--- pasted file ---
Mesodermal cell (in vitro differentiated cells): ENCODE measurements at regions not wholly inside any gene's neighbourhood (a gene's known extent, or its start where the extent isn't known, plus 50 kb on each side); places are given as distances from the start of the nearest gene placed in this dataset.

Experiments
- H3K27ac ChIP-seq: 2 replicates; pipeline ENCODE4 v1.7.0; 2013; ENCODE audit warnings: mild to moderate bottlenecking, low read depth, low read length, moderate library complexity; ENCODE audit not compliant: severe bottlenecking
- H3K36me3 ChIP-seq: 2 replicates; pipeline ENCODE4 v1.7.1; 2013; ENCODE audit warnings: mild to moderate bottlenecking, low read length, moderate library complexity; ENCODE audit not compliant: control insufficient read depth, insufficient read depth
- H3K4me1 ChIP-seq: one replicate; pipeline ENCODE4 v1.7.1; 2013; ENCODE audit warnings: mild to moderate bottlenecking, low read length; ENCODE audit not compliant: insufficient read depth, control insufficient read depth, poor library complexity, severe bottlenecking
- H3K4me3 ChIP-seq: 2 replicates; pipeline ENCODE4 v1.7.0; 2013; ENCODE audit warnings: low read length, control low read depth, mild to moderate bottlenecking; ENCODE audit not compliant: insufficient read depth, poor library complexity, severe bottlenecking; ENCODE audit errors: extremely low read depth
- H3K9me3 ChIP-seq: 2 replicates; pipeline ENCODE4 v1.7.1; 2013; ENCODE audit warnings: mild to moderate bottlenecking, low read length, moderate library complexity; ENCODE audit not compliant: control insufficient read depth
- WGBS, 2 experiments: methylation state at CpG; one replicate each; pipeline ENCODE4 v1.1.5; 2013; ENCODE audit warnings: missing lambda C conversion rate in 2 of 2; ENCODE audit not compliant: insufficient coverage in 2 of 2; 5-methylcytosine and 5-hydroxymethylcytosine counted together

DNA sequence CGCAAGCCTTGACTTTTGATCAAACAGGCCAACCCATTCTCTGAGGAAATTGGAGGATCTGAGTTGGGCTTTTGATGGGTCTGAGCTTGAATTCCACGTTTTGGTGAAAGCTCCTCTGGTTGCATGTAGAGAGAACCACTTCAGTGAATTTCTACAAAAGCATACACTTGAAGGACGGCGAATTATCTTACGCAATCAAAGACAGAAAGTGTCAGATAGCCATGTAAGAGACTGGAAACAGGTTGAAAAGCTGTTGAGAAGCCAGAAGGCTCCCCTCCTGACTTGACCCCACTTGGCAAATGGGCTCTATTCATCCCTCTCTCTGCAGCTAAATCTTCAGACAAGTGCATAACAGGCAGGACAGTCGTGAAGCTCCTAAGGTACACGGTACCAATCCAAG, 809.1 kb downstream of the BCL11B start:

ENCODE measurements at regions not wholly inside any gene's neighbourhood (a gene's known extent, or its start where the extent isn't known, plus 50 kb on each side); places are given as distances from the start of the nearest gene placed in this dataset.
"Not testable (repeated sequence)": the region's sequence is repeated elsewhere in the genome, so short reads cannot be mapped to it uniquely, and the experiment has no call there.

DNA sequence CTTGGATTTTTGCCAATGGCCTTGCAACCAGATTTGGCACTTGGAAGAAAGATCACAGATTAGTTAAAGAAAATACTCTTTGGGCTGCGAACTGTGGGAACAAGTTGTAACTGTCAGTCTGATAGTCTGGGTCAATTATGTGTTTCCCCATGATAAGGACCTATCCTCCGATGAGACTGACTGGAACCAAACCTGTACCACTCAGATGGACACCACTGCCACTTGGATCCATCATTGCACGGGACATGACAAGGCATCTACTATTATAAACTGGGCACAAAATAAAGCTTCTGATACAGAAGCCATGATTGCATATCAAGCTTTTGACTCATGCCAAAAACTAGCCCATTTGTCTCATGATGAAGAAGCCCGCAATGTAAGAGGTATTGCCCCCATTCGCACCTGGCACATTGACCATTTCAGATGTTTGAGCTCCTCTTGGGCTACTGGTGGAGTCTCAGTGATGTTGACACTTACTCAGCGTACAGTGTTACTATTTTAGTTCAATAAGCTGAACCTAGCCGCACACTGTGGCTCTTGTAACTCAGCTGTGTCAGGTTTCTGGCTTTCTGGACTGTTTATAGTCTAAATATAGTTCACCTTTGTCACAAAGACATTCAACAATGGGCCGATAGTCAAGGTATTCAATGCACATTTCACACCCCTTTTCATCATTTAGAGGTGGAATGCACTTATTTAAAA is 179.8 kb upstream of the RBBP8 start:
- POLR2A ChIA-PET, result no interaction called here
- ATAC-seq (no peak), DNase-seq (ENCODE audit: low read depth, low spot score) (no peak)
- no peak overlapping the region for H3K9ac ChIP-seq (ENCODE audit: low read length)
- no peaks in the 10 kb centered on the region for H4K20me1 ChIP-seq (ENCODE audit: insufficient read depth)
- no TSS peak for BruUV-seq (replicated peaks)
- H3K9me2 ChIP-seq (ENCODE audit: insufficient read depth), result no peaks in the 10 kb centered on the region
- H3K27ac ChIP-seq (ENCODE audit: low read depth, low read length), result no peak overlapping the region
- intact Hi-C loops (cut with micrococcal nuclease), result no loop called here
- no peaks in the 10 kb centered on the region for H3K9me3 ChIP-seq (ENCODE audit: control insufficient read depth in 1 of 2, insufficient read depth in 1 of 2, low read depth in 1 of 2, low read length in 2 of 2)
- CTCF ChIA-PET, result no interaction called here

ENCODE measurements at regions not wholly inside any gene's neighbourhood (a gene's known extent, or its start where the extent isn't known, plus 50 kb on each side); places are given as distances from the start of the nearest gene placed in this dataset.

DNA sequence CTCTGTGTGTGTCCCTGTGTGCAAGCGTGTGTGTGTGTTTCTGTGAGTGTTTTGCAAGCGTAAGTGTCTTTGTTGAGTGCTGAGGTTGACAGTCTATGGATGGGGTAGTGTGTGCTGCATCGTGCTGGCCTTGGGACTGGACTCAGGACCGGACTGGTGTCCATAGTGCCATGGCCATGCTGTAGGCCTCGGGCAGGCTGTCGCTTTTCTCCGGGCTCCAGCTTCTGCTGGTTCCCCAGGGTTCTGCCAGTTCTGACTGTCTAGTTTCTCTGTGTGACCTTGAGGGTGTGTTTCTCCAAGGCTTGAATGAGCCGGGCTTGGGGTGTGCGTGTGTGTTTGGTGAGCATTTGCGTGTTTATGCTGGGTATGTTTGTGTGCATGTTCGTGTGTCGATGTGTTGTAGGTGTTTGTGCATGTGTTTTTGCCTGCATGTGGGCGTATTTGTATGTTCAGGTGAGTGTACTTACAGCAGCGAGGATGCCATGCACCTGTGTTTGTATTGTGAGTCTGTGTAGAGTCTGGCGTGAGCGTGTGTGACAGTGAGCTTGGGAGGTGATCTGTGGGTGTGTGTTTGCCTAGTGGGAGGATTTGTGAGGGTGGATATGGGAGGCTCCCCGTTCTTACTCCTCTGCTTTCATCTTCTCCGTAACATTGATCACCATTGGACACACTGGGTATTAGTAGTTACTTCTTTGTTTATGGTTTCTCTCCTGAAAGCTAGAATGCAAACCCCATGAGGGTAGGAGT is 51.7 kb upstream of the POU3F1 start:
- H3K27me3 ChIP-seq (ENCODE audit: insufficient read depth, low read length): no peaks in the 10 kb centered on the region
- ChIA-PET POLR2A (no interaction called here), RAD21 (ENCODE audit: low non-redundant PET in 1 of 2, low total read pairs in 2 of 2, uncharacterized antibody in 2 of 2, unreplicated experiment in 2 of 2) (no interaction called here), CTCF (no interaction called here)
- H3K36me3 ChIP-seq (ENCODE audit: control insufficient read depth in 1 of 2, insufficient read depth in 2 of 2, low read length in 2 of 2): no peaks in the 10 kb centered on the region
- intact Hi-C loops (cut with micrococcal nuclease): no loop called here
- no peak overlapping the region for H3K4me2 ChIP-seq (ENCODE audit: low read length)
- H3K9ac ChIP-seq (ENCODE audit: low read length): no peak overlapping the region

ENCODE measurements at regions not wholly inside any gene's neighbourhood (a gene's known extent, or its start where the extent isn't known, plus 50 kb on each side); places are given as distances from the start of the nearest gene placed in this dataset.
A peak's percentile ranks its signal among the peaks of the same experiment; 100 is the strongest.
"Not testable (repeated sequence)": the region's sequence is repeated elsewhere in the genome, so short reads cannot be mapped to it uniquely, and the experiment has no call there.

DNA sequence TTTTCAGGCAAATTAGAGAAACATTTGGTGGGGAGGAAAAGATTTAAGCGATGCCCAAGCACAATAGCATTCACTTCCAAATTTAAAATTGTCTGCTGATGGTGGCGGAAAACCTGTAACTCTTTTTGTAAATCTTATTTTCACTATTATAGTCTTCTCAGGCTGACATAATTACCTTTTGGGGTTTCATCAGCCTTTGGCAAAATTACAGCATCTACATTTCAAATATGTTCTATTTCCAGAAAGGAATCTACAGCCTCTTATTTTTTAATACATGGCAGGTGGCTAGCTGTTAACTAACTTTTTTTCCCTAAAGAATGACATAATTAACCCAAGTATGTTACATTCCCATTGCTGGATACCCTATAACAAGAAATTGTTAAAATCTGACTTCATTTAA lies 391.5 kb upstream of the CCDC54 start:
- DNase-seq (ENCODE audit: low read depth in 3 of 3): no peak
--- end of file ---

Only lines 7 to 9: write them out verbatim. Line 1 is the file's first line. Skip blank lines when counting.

- H3K9me3 ChIP-seq: 2 replicates; pipeline ENCODE4 v1.7.1; 2013; ENCODE audit warnings: mild to moderate bottlenecking, low read length, moderate library complexity; ENCODE audit not compliant: control insufficient read depth
- WGBS, 2 experiments: methylation state at CpG; one replicate each; pipeline ENCODE4 v1.1.5; 2013; ENCODE audit warnings: missing lambda C conversion rate in 2 of 2; ENCODE audit not compliant: insufficient coverage in 2 of 2; 5-methylcytosine and 5-hydroxymethylcytosine counted together

DNA sequence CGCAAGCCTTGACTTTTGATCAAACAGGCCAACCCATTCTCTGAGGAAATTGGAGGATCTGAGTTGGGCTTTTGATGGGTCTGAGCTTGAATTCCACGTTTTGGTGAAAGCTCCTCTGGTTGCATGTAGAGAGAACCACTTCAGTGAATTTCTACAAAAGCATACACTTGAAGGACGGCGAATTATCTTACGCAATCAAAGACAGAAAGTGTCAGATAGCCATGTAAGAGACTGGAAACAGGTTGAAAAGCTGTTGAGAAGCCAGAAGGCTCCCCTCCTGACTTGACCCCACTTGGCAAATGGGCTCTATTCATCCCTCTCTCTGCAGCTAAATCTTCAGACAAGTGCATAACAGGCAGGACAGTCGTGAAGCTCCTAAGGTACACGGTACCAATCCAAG, 809.1 kb downstream of the BCL11B start: